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dc.contributor.authorFaessler, Laurenen_US
dc.date.accessioned2014-07-28T19:24:59Z
dc.date.available2019-05-26T06:01:10Z
dc.date.issued2014-05-25en_US
dc.identifier.otherbibid: 8641193
dc.identifier.urihttps://hdl.handle.net/1813/37097
dc.description.abstractU.S. public schools systematically serve some student populations better than others. Higher expectations, more resources, more rigorous content and instruction, and priorities reflecting students' purposes for education support opportunity for some. Social unrest in the 1960s reframed diverse education outcomes for students as inequity, a problem for democracy and civil rights. In that milieu, public secondary alternative schools emerged as innovative response to this socially articulated and shared problem in public education. In the first decade of the 21st century, public secondary alternative schools (alternative schools) serve consistently around 2.3% of secondary students in the U.S., about 600,000 students annually. Institutional theory predicts that innovative organizations in highly institutionalized sectors, like U.S. public education, will not persist as heterogeneous alternatives. Current models (Greenwood, Suddaby & Hinings, 2002) describe an institutional change path for innovation to either institutionalization, institutionalized organizations in a field adopt the innovative structures and practices, or extinction as fad or fashion. But, alternative schools have persisted as heterogeneous alternatives for more than forty years. This study addresses the question, "what about the role of public alternative schools allows them to persist as peripheral heterogeneous organizations in the institutionalized field of U.S. public secondary schools?" A mixed methods approach to this study allows inquiry and analysis into multiple levels of the institutional dynamics: 1) an analysis of the history of alternative schools, as organizations that evolve to address unmet priorities for changing populations underserved by traditional school organizations, connects alternative structures and practices to stakeholders' alternative priorities for these schools; 2) a longitudinal analysis, of National Center for Education Statistics (NCES) demographic and resource data, describes trends in differences between traditional and alternative secondary schools in the U.S. and makes the case that alternative schools engage in their work with different student populations and different levels of resources; and, 3) two case studies explain work that is understood as important for different stakeholders in two, different type alternative schools. The accounts of that work legitimate school structures and practices, and the schools themselves. Findings trace alternative schools as innovation through the Stages of Institutional Change (Suddaby, et al., 2002) arguing for a third path of persistence for alternative heterogeneous organizations in institutionalized environments. Alternative schools address diverse priorities for public education in the U.S.; serve high-needs populations of students in much higher concentrations than regular schools and with fewer resources; and these schools may need to maintain their heterogeneity to effectively address the priorities of local constituent groups. Alternative schools stabilize the field by serving as safety net for students and as a pressure valve for public schooling. I.e., alternative schools address technical and normative problems in public education that require a response from constituencies significant enough to demand, at least, a persistent marginalized solution.en_US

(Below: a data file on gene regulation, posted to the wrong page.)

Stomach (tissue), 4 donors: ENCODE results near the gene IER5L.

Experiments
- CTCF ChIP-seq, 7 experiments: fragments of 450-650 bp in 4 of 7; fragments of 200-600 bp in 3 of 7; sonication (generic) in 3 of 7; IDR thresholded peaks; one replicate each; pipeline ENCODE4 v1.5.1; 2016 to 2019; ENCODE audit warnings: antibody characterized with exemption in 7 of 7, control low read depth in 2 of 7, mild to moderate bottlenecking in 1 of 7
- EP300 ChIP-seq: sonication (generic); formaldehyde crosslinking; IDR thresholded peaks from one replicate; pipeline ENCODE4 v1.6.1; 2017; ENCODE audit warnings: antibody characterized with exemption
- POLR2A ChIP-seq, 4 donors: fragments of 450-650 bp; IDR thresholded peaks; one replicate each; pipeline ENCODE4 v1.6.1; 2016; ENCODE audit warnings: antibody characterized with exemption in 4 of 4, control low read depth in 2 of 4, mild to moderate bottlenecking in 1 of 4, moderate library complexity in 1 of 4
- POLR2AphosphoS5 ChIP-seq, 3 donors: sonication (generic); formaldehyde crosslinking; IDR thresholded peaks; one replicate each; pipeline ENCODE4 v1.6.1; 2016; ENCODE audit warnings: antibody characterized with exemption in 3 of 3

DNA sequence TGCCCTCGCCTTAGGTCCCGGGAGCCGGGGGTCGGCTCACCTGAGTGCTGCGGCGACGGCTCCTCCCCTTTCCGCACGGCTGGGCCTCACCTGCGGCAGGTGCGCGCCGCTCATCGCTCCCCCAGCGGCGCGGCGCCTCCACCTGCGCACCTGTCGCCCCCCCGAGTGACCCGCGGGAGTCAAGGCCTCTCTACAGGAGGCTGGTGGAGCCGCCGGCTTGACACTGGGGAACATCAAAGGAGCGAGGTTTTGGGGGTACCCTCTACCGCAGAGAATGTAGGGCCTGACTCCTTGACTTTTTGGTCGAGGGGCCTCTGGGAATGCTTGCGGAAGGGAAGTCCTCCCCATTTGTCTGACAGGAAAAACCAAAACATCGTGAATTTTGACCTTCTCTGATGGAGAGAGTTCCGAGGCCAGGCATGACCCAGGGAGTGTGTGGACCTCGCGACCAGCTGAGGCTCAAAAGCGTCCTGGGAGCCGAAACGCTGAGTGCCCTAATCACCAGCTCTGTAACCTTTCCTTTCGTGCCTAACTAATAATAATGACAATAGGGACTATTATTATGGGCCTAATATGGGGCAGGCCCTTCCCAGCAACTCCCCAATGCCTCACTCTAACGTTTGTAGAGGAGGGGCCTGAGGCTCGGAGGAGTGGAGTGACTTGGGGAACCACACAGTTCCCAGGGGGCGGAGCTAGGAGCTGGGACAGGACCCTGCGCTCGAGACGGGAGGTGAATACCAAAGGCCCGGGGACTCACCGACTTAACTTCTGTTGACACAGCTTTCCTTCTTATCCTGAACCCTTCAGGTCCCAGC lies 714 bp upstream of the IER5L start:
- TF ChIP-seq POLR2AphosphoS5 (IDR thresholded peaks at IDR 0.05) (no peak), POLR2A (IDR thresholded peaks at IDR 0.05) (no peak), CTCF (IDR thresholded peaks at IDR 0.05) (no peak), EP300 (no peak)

dc.language.isoen_USen_US
dc.subjectAlternative Schoolsen_US
dc.subjectInstitutional Changeen_US
dc.subjectHeterogeneityen_US
dc.titleInnovation Without Change Or Extinction: An Institutional Analysis Of The Persistence Of Alternative Schoolsen_US
dc.typedissertation or thesisen_US
thesis.degree.disciplineEducation
thesis.degree.grantorCornell Universityen_US
thesis.degree.levelDoctor of Philosophy
thesis.degree.namePh. D., Education
dc.contributor.chairSipple, John Wen_US
dc.contributor.committeeMemberBrown, David Len_US
dc.contributor.committeeMemberHamilton, Stephen Fredericen_US


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